Letting fees ban from June 1 will ‘stop agents charging excessive amounts’

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Bristol’s leading independent lettings agent, Sarah Kenny Residential Lettings, think the ban will bring ‘uniformity’ to the market but ‘a cap would have been better’

From June 1, landlords will no longer be able to charge letting fees to new tenants.

The move has been cautiously welcomed by leading lettings agent Sarah Kenny Residential Lettings. Rebecca McKelvey, associate director at Sarah Kenny, said: “The changes will bring uniformity to the industry – it’s a big change for all agents and landlords to manage but it will ensure that tenants receive a fair service throughout.

“We are in a fortunate position in that we will be able to absorb some of the costs, such as referencing, but some smaller agents may not be able to which may mean that there could be closures which will be unfortunate.”

Residential rents in Bristol have gone up 33% since 2014, according to data from the Valuation Office Agency (VOA). It means that an average one-bedroom flat in the city now costs £795 pcm. The average rent per house was £930, making Bristol £250 more expensive for renters than the national average.

On average, letting fees to tenants in the UK, for things like credit checks, inventories and references, amount to £272 per person. The government has moved to scrap the practice in an attempt to reduce overheads for young people who are more likely to live in rented accommodation.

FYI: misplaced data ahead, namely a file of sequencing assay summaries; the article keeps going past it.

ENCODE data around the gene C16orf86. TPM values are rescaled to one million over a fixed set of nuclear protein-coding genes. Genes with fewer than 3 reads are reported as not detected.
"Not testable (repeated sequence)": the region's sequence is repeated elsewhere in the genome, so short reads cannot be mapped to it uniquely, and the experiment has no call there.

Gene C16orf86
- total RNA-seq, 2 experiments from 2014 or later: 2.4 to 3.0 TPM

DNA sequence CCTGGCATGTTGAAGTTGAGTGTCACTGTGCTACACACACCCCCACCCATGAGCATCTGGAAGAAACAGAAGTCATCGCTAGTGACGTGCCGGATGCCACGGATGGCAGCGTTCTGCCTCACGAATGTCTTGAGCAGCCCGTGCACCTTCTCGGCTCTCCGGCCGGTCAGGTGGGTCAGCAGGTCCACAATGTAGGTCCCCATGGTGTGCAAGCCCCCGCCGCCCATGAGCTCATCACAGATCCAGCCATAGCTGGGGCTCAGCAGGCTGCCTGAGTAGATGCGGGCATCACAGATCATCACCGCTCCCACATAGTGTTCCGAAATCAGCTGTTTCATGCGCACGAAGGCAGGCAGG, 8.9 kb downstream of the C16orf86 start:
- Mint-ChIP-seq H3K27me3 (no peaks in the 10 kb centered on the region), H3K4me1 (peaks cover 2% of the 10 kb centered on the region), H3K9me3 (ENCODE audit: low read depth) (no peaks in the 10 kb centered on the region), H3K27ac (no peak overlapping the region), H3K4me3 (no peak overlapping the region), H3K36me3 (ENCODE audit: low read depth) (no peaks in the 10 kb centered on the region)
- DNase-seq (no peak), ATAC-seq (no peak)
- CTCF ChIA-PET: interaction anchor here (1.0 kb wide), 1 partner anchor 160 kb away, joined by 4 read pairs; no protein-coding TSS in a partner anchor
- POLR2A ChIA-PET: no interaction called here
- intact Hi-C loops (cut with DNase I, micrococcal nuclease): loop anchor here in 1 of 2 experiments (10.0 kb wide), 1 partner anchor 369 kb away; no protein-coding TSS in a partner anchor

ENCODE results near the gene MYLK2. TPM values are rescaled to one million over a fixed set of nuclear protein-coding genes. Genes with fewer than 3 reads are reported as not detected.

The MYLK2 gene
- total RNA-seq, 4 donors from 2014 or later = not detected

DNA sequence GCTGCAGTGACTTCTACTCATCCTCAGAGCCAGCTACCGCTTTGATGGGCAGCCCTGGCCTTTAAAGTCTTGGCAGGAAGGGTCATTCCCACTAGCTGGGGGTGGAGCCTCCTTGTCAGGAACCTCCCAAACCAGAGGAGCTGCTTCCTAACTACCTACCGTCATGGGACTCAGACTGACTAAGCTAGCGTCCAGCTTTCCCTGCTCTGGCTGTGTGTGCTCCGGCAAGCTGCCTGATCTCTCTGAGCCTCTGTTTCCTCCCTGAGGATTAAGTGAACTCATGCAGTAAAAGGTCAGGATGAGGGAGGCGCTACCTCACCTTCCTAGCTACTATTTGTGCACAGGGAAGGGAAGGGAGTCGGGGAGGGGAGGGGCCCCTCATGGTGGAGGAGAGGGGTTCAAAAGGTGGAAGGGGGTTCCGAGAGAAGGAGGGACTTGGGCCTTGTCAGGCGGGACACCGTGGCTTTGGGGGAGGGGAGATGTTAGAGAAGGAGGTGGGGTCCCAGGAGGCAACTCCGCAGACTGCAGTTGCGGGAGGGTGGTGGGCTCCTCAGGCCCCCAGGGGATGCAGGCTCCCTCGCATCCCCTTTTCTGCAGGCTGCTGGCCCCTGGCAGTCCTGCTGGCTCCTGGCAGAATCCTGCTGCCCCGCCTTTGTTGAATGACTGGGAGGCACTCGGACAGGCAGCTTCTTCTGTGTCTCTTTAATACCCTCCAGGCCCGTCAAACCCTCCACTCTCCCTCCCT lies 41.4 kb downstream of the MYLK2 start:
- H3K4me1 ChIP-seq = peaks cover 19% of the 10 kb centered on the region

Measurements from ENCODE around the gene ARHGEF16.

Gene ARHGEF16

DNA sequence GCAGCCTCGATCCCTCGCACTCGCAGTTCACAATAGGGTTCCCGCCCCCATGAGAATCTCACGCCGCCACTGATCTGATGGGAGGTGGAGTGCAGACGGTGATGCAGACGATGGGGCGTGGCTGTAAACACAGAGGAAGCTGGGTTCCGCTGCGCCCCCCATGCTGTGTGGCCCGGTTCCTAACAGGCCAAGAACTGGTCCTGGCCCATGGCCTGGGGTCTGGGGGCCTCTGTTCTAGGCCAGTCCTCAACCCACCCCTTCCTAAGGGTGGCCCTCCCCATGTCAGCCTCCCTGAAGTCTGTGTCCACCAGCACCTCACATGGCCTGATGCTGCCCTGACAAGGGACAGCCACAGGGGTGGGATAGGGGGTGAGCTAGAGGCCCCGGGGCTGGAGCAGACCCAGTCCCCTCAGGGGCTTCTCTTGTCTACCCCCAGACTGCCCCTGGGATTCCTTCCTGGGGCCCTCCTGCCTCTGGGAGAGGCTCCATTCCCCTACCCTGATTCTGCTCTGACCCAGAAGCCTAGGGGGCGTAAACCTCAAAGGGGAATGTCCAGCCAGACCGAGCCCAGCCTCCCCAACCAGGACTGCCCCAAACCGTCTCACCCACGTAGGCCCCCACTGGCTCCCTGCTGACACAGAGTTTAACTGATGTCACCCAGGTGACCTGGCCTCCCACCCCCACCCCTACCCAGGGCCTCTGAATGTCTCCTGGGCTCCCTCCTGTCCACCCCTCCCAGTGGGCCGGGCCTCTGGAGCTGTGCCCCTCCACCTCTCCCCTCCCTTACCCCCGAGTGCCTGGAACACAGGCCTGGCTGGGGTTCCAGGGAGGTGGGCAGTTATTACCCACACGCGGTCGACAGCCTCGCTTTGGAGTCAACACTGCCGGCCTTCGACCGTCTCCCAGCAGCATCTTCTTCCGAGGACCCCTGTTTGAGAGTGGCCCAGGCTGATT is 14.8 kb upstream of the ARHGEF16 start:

Dan Wilson Craw, director of pressure group Generation Rent, said: “Renters are in a bind. If they choose to live where there’s a strong job market, they might see their pay packet gobbled up by high rents.”

But there are concerns that the ban could lead to rent rises. McKelvey said: “The changes will stop tenants paying high-level fees, however, landlords will ultimately be affected with costs to them likely to increase.

“If a landlord’s costs increase, then they will just pass it on to the tenant in the form of higher rents.”

A cap on fees, McKelvey feels, may have been a more appropriate way to tackle the problem. “We think the government should have capped the fees at a certain amount which would stop agents charging excessive amounts. We think that fees should be open, transparent and reasonable but not all agents work on that basis.”

McKelvey added that she has no concerns for Sarah Kenny after June 1. “As a fully regulated agent, the changes for us to put into place are mainly tweaks to internal processes but we have a strong team and are confident of the modifications being made.”

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